Pets at Home under fire for coronavirus key worker claim for staff | Business
The pet supplies chain Pets at Home is facing a social media backlash after it sent a letter asserting that its staff qualified for the coronavirus key workers list.
A letter, drafted by the retail company for its employees to allow them to apply to headteachers for emergency school childcare, argued that its workers were eligible under the criteria of providing key goods.
The document, signed by the company’s group legal director, states its workers qualify under the provision of hygienic and veterinary medicines.
It says that its Vets4Pets business and other specialist veterinary staff are on the essential workers list. But it also claims that those working at its “Groom Room”, where a bath, brush and blow-dry for a dog starts at £20, are eligible, as well as store staff, customer services workers and other office support functions.
Stuart Lock, chief executive of the Advantage Schools multi-academy trust in Bedfordshire, said he would boycott the chain as a result of the letter and accused the company of “putting their business ahead of lives on a technicality”.
Beckie West, a secondary school teacher, said she was concerned that “soon we’ll be at the point in my classroom where all the children have keyworker letters”. She added: “How do I keep these children 2 metres apart? I will be honest, I don’t know the solution but this isn’t closing schools, is it?”
The company said that the letter was “simply intended to help [staff], and teachers at their children’s schools, understand what we believe to be the government guidelines” and said that people relied on its services to feed and care for pets.
“There is no question that NHS workers and others on the frontline are the utmost priority,” the statement said. “We asked colleagues using this letter to also be respectful of the needs of others and the difficult decisions schools are having to take and to only apply for key worker status if absolutely necessary.”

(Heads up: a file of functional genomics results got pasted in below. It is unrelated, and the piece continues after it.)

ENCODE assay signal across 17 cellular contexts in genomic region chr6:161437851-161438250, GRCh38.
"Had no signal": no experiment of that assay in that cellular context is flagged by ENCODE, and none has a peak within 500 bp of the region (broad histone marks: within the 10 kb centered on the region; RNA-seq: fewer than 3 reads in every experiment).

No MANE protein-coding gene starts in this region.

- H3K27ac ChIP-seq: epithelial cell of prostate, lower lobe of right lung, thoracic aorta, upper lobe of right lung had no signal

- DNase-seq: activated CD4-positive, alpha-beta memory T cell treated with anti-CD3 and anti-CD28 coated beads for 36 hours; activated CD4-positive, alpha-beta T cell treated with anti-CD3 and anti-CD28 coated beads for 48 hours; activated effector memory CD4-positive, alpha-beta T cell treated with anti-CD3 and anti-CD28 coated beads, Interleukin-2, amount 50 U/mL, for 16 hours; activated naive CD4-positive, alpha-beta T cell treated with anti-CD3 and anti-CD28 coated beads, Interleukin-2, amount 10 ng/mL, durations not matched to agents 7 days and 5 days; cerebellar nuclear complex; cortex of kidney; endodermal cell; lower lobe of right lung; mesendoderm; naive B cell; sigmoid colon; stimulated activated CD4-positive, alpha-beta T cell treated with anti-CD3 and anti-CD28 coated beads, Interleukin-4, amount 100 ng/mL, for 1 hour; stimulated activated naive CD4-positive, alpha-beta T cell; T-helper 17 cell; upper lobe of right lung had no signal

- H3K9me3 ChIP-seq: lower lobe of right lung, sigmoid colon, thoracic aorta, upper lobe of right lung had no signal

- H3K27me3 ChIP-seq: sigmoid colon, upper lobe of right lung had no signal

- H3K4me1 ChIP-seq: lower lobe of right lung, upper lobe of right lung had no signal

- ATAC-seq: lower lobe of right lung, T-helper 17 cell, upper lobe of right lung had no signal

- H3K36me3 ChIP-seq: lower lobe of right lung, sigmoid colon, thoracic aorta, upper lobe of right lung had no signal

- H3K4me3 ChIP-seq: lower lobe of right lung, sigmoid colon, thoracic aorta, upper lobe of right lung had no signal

The letter emerged as concerns continue that the key workers list is too loosely defined to ensure that a manageable numbers of children return to schools.
One headteacher said: “Our advice is to make sure we socially distance at school. If we are having to cater for shop workers in this kind of role, then we are going to struggle to do that.”
Geoff Barton of the Association of School and College Leaderssaid: “The key worker list is extensive and schools will not be able to cope with the number of children who could potentially arrive on Monday morning.
“It is important that the public understands that this is not business as usual. The provision in school is likely to be more akin to childcare than a normal timetable. Schools are working to an incredibly tight timescale to turn round this provision, and we would ask everybody to show patience and understanding.”
On Sunday, Gavin Williamson, the education secretary, said: “If your work is not critical in the response to coronavirus then please keep your child at home.”
The letter claims eligibility for staff at Pets at Home, the Pets at Home Groom Room, Vets4Pets, Companion Care, Anderson Moores Veterinary Specialists, Dick White Referrals, Northwest Veterinary Specialists and the Eye Clinic.
It claims its “clinical teams” qualify under “the provision of essential services being veterinary services and medicines”. Its “store colleagues” qualify under “sale of food and other necessary goods including veterinary medicines”.
The letter reads: “We can confirm that our colleague/partner who has requested continued educational care falls within the list of critical categories and that their role is necessary for the continuation of essential services and that during this time they are unable to provide safe care for their child(ren) at home.”